On the Fatal Flaw of Christian Arguments for Non-violence

In his blog post on non-violence Preston Sprinkle ends with the following great statement. A statement which, while excellent, also reveals the fatal flaw of his argument for non-violence.

Faithfulness, folks. Jesus calls us to faithfulness, not perceived effectiveness. When I face my Savior, I want him to know that I tried my hardest to live a faithful life which sought to replicate his own life on earth.

I read that paragraph and wanted to cheer, because it confronts the pagan philosophy of pragmatism with a biblical call to the pursuit of principled action.

“A person who is a Christian is called of God to live by biblical principles.” – R.C. Sproul

The problem with Sprinkle’s quote is in the last phrase, “…which sought to replicate his own life on earth” (emphasis mine). You see, we need to imitate Christ, indeed we are commanded to do so in Ephesians 5:1, but we are not to imitate just his life on earth, which was an example of applying the character of God in a specific time, place and culture, but to imitate His character as understood by the demonstration of that character across the pages of Scripture: from Genesis to Revelation.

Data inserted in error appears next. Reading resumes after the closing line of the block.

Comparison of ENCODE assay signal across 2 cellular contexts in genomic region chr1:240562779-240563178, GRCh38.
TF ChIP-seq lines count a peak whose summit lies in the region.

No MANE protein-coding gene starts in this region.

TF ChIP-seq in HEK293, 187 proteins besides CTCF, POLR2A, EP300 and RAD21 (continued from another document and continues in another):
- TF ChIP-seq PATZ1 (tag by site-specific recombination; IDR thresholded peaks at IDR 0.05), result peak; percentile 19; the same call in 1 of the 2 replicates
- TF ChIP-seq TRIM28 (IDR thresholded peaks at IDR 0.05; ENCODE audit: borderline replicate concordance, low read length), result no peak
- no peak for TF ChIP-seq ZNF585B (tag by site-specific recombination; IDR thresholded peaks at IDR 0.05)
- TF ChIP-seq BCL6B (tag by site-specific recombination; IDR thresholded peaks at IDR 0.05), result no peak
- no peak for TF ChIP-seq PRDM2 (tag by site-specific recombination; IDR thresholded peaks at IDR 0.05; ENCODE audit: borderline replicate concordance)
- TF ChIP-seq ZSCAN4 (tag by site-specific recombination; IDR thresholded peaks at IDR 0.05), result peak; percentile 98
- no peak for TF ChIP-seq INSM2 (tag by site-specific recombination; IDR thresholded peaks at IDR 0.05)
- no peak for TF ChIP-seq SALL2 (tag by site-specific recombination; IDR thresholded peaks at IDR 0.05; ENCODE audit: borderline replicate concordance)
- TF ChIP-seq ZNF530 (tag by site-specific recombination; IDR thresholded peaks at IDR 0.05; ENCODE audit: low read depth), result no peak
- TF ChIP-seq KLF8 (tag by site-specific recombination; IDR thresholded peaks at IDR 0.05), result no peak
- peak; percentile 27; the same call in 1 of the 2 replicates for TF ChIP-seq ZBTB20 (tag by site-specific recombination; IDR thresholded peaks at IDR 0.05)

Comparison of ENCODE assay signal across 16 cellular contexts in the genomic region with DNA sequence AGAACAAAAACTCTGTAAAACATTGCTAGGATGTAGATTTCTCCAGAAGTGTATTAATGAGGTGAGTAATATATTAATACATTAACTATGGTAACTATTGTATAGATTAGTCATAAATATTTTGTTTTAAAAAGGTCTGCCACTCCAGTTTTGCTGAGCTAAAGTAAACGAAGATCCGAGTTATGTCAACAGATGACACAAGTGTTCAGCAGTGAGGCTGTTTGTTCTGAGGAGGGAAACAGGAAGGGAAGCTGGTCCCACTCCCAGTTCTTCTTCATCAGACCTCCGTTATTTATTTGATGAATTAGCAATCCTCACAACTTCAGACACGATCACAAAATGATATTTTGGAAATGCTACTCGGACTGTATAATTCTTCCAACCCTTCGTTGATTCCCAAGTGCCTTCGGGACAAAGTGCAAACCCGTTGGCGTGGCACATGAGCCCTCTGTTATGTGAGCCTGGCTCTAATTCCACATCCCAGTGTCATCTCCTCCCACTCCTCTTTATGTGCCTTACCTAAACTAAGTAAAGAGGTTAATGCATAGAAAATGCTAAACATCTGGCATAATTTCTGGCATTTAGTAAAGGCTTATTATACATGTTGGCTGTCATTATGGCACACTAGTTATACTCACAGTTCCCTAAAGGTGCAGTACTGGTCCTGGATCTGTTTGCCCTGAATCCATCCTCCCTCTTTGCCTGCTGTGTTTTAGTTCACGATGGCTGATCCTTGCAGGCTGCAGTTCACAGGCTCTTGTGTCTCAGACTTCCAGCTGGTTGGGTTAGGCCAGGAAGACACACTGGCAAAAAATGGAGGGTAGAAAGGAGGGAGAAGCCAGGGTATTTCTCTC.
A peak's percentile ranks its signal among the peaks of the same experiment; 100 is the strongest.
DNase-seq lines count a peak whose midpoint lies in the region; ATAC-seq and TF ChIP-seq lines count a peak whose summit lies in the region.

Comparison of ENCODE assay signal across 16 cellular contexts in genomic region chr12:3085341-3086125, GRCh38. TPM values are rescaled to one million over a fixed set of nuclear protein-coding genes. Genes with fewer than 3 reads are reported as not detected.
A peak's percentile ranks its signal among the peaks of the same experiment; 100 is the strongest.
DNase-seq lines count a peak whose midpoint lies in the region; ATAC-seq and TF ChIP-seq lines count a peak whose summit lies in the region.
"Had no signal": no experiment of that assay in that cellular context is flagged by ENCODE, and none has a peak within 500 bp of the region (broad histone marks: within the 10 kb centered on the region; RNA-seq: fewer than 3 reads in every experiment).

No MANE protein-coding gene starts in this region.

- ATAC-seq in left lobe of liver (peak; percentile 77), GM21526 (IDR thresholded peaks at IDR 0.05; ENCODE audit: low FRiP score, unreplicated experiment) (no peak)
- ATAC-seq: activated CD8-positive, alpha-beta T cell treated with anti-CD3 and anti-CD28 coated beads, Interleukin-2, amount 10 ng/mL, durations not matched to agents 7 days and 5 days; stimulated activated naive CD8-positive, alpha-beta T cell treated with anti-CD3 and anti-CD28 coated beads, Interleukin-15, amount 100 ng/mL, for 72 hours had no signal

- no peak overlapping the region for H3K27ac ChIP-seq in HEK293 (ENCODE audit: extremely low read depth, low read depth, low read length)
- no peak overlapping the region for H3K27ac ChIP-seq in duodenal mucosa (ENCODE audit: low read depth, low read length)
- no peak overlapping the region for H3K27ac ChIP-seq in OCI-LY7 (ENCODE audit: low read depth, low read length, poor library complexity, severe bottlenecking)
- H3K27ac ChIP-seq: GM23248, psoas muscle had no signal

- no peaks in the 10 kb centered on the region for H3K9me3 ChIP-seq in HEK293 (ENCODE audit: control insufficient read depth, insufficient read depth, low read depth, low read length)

All Christian arguments for non-violence that I am familiar with rest upon seeing a dichotomy between the actions of God in the Old Testament and the words and actions of Jesus in the New Testament. The problem is that Jesus was God-incarnate, and there will be no disparity between His character as displayed in the Old Testament and His character as displayed in the New Testament. Any attempt to interpret Scripture in a manner that does not maintain the general continuity of the Old and New Testaments is fatally flawed because the character of God is immutable (as the entire Church throughout all of history has everywhere and always maintained).

This is another post, but I believe in the necessity of a general continuity with a specific discontinuity between the Old and New Testaments, or between Judaism and Christianity. In other words, while proper interpretation requires a general continuity, there is a specific discontinuity which sent the 12 Apostles across the world and to their deaths in the grip of this newly revealed and life-altering truth of the Mystery of the Gospel and the Name of Messiah.

Religion or Relationship?

Many today attack religion thinking Christianity is a relationship, and it certainly is! But this is like saying government is bad because our government is bad, but government is a gift of God. The same is true of religion. To say, “Jesus trumps religion,” uses the word “religion” differently than does the New Testament. All other religions disappoint because they are idolatrous and twist the worshipper into the shape of the created rather than the Creator.

James 1:26-27 mentions both vain and true religion. We ought to oppose vain religion, and embrace true religion. Only the life-encompassing pattern of worship prescribed by God will fulfill.